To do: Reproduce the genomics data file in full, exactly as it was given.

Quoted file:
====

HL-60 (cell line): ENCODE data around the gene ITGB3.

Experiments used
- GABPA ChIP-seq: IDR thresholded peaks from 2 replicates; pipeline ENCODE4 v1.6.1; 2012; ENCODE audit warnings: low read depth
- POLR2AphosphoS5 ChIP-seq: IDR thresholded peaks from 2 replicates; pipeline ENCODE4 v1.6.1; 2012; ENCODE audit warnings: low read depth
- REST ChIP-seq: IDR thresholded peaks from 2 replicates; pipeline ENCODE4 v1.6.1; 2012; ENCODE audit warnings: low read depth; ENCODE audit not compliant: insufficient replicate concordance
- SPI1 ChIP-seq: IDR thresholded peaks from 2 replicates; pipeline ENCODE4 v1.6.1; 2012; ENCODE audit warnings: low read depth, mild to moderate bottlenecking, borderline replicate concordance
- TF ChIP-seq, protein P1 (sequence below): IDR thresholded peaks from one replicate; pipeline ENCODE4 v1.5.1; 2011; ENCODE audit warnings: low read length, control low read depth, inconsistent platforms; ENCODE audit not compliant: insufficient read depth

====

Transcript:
HL-60 (cell line): ENCODE data around the gene ITGB3.

Experiments used
- GABPA ChIP-seq: IDR thresholded peaks from 2 replicates; pipeline ENCODE4 v1.6.1; 2012; ENCODE audit warnings: low read depth
- POLR2AphosphoS5 ChIP-seq: IDR thresholded peaks from 2 replicates; pipeline ENCODE4 v1.6.1; 2012; ENCODE audit warnings: low read depth
- REST ChIP-seq: IDR thresholded peaks from 2 replicates; pipeline ENCODE4 v1.6.1; 2012; ENCODE audit warnings: low read depth; ENCODE audit not compliant: insufficient replicate concordance
- SPI1 ChIP-seq: IDR thresholded peaks from 2 replicates; pipeline ENCODE4 v1.6.1; 2012; ENCODE audit warnings: low read depth, mild to moderate bottlenecking, borderline replicate concordance
- TF ChIP-seq, protein P1 (sequence below): IDR thresholded peaks from one replicate; pipeline ENCODE4 v1.5.1; 2011; ENCODE audit warnings: low read length, control low read depth, inconsistent platforms; ENCODE audit not compliant: insufficient read depth